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On a blank piece of paper (typing paper, no lines) fairly carefully draw the ideal shape that comes to mind when you hear the word “rectangle”. Now measure rectangle and compute the ratio of the longer side (numerator) to the shorter side (denominator). List the ratios from the class.

- The Golden Rectangle has some pleasing geometric properties related to the numerical properties of the proportion of its sides, the Golden Ratio.
- The Golden Ratio, an irrational number appears in a surprising number of mathematical areas.

- Golden Ratio: The number which is the solution to the equation
- Golden Rectangle: A rectangle such that the ratio of the longer side tot he shorter side is .

Starting with a square , find the midpoint of the side . Extend the side . Drop the arc of a circle with center and radius to find the point on the extension of . Now erect a perpendicular to at , and also extend to meet the perpendicular at . The resulting rectangle is a Golden Rectangle.

Some people say that the proportions of the Parthenon in Athens are the proportions of a Golden Rectangle. What do you think? Somme people say that the Golden Rectangle appears many other places in art, including the Mona Lisa, The Last Supper, and early twentieth-century art by Suerat and Mondrian. What do you think?

This section is adapted from: Instructor Resources and Adjunct Guide for the second edition of The Heart of Mathematics by E. Burger, M. Starbird, and D. Bergstrand.

Why does the equation have the same solution as the equation

As a solution, suppose that the number is the solution, and then multiply both sides of the first equation to obtain:

Then divide both sides of the equation by the value to see that

The result is that the value satisfies the second equation too!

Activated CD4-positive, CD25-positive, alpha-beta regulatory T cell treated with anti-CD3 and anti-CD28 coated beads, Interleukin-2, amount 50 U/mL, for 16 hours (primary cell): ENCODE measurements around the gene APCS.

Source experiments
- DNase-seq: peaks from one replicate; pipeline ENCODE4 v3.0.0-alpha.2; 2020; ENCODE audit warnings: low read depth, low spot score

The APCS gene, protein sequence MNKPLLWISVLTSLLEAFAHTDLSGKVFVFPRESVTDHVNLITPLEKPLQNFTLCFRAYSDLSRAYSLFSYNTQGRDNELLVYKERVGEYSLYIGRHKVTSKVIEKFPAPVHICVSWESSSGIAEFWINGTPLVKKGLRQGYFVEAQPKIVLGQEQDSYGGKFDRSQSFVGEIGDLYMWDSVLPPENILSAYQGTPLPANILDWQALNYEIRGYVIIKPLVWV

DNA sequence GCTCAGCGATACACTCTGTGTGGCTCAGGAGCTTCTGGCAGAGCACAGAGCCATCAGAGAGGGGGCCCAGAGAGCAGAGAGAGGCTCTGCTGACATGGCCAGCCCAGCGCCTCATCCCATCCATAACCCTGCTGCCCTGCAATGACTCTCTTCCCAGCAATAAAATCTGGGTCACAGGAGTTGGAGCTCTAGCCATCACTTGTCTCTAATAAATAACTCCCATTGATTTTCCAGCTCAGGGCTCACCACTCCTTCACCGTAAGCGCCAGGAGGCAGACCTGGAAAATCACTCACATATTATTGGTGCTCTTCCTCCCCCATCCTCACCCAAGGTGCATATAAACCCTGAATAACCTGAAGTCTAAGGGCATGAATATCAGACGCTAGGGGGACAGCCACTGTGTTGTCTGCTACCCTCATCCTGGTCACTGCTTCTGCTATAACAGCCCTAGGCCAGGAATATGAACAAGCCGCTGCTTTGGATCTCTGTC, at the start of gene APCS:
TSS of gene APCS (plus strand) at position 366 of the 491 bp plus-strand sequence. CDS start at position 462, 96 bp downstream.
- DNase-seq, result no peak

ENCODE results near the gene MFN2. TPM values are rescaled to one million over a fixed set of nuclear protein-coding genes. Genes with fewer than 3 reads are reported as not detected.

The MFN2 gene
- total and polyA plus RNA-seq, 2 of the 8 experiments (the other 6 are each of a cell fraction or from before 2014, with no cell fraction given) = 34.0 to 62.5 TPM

Since we are only interested in proportions or ratios, we can
set some convenient length to be 1 and measure all other
lengths in terms of this standard. I will take the length of
the vertical side of the original (blue in the figure in the
book) rectangle. Then the length of the longer horizontal
side is 2. The sidelength from the midpoint of the longer
horizontal side is 1. Then the radius of the circle which
swings to extend the rectangle (by the Pythagorean Theorem)
satisfies r^{2} = 1^{2} + 1^{2} = 2. The radius is and the
length of the extended side is . The ratio of
the long side to the short side is then 1 + and this is
not a Golden Rectangle.

Again, since we are concerned with ratios or proportions, we can choose a convenient side length to be our standard length. Let the sidelength of the vertical side of the rectangle be 1, that is the height of the rectangle is 1. Let the sidelength of the base be b and assume that as shown, so that the largest square is removed from the base as shown. Then removing the square, we are left with a rectangle of dimensions and 1. Then the desired ratio is

But this is an impossible equation for lengths, since it implies b = -1. So that means b < 1 so the initial rectangle s tall and thin. (Now draw your own diagram to help you visualize the problem solution.) Then removing the square, we obtain

and so solving for b, b = 1/2. This is not a Golden Rectangle, it is a rectangle twice as high as it is wide.

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